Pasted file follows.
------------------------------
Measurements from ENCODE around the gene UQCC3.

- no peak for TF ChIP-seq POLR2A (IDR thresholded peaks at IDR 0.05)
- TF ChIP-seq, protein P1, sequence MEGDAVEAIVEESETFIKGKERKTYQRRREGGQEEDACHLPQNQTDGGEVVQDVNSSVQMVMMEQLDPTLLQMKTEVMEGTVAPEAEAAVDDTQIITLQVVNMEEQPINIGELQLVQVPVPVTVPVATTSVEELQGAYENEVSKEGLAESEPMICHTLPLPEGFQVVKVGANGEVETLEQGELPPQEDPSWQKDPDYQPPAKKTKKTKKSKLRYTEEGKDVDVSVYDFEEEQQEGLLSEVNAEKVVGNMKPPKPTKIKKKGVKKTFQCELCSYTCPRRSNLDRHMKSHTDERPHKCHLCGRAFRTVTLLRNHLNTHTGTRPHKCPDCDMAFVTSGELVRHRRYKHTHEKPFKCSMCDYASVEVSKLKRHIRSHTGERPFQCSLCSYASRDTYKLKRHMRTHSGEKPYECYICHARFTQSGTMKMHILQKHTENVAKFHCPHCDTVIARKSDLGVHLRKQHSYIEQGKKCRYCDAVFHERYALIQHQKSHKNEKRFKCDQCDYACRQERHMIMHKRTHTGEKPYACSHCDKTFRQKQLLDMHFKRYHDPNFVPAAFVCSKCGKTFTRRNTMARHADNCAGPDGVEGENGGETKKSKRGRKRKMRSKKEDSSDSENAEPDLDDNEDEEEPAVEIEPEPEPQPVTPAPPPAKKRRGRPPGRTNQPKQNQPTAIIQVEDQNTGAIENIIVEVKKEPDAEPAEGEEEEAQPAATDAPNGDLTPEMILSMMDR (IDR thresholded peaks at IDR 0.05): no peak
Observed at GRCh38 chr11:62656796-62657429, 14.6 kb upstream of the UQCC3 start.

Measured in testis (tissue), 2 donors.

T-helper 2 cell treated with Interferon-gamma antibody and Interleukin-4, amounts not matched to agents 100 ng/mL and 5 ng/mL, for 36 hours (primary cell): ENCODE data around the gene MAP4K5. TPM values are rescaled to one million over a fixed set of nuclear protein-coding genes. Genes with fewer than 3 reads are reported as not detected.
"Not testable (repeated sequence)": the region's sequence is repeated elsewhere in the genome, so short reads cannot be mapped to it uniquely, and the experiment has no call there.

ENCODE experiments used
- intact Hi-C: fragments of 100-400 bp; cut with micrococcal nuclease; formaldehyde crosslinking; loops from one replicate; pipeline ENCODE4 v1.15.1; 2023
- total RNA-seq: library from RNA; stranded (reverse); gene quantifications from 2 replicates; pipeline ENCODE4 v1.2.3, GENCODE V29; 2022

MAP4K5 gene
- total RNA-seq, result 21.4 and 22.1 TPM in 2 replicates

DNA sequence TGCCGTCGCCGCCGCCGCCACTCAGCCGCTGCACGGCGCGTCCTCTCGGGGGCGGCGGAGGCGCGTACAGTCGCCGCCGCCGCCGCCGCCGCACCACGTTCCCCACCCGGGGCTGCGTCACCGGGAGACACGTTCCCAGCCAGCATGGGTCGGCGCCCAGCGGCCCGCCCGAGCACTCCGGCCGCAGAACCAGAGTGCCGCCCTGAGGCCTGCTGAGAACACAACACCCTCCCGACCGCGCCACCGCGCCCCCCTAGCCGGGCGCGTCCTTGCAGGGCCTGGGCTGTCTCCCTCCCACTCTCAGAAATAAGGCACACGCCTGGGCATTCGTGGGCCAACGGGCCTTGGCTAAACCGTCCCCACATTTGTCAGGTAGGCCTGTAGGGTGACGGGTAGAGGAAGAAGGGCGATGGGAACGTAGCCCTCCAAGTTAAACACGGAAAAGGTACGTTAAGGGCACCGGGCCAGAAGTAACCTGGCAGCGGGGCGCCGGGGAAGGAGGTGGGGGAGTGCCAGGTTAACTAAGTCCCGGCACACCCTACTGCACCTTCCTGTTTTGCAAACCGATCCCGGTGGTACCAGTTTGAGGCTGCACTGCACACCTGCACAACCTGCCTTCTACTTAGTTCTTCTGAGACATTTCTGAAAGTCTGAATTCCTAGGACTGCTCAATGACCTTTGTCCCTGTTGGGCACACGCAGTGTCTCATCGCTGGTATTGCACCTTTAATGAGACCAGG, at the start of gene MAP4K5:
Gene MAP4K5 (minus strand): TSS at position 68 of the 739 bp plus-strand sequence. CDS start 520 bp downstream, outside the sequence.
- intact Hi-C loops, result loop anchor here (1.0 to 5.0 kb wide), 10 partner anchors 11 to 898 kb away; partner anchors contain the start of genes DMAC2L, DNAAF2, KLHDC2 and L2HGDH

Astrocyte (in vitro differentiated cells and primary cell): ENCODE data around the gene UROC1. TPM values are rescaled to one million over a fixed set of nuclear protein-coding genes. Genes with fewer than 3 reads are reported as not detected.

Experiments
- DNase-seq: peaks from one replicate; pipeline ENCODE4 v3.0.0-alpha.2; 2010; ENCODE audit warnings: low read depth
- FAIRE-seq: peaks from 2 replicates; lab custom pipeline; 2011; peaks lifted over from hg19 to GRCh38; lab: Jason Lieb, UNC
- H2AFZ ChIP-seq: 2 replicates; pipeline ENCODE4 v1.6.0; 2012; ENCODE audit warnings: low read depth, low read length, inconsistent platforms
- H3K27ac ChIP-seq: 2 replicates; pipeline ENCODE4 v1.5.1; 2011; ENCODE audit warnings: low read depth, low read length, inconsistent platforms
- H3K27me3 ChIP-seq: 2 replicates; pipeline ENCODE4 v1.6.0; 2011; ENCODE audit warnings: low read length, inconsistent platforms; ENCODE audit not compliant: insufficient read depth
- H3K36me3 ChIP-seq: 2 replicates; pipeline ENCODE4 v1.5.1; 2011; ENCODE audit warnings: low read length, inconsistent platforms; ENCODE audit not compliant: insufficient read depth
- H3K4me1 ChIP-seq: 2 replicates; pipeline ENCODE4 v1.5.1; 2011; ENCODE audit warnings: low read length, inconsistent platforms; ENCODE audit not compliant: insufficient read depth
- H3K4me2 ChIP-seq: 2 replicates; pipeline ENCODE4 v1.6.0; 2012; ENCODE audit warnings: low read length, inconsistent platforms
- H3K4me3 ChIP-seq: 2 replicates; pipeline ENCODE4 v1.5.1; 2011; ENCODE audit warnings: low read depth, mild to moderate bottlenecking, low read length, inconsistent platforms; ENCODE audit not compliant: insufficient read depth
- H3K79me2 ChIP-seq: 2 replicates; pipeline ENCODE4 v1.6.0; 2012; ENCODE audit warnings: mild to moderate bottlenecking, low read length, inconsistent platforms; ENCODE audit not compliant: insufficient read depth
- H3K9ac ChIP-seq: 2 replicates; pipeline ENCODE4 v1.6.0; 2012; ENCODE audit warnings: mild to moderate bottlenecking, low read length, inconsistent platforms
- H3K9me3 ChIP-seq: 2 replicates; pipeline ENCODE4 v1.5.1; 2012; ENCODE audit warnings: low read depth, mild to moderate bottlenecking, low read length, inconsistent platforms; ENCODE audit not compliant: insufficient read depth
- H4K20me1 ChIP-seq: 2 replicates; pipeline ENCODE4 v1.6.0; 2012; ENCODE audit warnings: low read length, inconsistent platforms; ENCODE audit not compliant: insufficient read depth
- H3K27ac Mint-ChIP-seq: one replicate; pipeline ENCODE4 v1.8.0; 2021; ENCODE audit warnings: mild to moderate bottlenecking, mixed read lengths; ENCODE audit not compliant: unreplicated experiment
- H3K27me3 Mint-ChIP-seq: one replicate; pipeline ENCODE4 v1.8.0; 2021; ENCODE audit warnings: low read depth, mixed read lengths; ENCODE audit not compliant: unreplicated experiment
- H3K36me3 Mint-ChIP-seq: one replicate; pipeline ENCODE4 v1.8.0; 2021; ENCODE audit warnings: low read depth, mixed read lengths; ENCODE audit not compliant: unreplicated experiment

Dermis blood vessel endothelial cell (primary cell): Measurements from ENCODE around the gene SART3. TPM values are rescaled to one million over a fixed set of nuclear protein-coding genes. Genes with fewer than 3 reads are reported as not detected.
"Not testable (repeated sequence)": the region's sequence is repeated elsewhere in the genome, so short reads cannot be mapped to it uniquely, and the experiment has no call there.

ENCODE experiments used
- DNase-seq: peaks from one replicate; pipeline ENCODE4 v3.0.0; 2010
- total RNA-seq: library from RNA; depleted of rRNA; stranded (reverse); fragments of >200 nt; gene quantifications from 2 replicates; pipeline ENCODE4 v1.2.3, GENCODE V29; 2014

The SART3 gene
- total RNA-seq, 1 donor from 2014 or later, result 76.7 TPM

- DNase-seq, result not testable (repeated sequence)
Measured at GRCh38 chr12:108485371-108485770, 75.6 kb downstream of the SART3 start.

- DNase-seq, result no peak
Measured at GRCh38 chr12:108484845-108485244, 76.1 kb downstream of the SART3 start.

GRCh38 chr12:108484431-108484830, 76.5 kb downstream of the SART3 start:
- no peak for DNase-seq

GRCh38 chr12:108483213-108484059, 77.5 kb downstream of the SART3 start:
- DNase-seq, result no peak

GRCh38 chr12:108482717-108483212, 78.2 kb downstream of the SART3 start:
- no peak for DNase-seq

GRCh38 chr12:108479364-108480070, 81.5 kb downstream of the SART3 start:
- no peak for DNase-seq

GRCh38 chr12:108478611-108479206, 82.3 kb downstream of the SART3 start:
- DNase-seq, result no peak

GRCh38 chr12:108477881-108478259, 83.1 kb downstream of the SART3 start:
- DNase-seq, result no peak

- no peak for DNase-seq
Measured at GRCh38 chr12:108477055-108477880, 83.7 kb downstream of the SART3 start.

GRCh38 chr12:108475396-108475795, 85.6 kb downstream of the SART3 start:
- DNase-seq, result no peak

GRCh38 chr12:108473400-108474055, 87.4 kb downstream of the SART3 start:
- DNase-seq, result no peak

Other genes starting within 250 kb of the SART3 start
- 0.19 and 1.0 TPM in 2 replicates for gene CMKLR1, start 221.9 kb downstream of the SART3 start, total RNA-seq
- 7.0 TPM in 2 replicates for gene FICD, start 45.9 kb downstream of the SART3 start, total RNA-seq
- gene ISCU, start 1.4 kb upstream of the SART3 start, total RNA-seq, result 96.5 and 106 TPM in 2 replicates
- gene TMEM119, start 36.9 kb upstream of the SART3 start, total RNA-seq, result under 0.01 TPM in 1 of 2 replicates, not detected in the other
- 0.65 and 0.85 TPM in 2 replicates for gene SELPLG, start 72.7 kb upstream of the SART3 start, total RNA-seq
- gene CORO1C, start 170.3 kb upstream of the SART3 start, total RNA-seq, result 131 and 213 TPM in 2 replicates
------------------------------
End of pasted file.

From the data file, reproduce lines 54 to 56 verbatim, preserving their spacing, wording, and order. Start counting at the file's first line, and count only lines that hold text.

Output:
- DNase-seq, result no peak

GRCh38 chr12:108477881-108478259, 83.1 kb downstream of the SART3 start:
- DNase-seq, result no peak